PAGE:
02 August 2010


Donika Pemova
Movie Review
Two Summers in Kosovo, Canada, 114’
Branding Kosovo special programme
Tuesday, 03.08, 18:00 – Kino Lumbardhi

Two Summers in Kosovo might be perceived as a typical movie that a foreign perspective can produce about the conflict between Albanians in Kosovo and Serbs in Kosovo. Even the title suggest a stereotype. There are also a few weirdly flat moments in the narration where you wonder why did they have to say that Kosovo is half the size of Israel, for instance? But at a closer look, the movie is much more than a superficial portrayal of conflict. Its main method is reasoning and words instead of emotions and visual assets. This kind of approach should be worth some attention because it is rare even in documentary filmmaking – and especially when it comes to portraying conflict.

In fact this film is a rather good attempt to portray the current situation in Kosovo. It tries to stray away from the reasons behind it (as far as that is at all possible) and to focus on what will happen next. Where is the future of Kosovo? The answers are numerous and come in the form of many interviews with all sorts of different people that live in Kosovo today. This kind of story-telling approach is interesting, though rather unoriginal and non-viewer-friendly. It is probably difficult for anybody personally involved in such a conflict to look at it in such a cumulative way, and that is why this movie might give a wider perspective to those that see it and are personally involved in what the characters talk about. Even if it doesn’t show you anything you have not heard before, the juxtaposition of all the interviews that Canadians Christopher Bobyn and Andrew Lampard shot for two summers in Kosovo seems to be fair and worth paying some attention to.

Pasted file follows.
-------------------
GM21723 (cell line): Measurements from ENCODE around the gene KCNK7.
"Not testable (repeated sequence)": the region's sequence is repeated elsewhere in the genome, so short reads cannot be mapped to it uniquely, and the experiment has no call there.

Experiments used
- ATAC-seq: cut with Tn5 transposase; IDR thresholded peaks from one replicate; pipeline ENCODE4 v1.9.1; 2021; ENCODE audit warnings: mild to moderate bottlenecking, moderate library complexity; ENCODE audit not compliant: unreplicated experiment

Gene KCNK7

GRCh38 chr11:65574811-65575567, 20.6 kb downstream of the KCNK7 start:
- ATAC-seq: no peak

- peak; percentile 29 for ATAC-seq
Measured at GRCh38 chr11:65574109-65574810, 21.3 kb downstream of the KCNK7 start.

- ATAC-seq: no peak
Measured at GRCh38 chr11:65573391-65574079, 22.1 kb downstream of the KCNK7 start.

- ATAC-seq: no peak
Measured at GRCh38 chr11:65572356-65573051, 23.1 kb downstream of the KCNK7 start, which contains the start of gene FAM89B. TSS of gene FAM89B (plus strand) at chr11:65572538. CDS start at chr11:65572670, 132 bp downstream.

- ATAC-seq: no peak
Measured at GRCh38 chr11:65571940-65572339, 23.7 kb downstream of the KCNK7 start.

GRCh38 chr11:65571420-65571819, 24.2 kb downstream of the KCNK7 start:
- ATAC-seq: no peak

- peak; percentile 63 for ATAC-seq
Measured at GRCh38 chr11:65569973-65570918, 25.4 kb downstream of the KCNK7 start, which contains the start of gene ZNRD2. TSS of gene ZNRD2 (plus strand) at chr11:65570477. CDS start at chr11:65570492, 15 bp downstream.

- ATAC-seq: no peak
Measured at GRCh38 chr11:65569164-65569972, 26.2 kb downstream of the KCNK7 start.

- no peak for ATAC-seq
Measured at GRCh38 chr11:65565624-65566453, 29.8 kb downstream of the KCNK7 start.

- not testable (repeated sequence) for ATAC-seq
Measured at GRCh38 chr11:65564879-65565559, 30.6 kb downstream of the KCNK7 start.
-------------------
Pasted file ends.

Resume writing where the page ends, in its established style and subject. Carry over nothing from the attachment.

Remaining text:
In Two Summers in Kosovo we hear the stories of two fathers that have lost their sons. We look in the eyes of two young people on either side and through that we see hope for the future. We see their hope. One of them longs for education and a better, more reasonable and peaceful life. The other one believes war is stupid and that soldiers who think they can change the world are fools. They both are open to “the other,” yet they have their own firm beliefs about their own people. We also hear the reasoning of civil activists Momcilo Arlov and Albin Kurti, as well as that of journalist Jeta Xharra. They all make sense. Then we hear a whole lot of other additional stories. In the end it seems we have heard too much. The movie is long and the story line is not clear. But the characters are all valid and each interview gives a different dimension to the next one. At the end of the day it even becomes understandable why the authors of Two Summers in Kosovo did not make their movie 50 minutes long instead of 114. Well, they now risk that some of the viewers will not see the last hour of their film, but still, those who have enough patience are advised to stay till the end because till the very end there are details that might prove interesting.

Two Summers in Kosovo is not the best movie you will see. It has good photography and each character takes shape and substance as the movie progresses. But in the end we are left puzzled by everything we have heard and seen and we really have no idea where the truth lies. But in the end, isn’t this confusion a pretty truthful portrayal of what Kosovo is today and what it has set off to be in the near future?

Rating: 6.5/10

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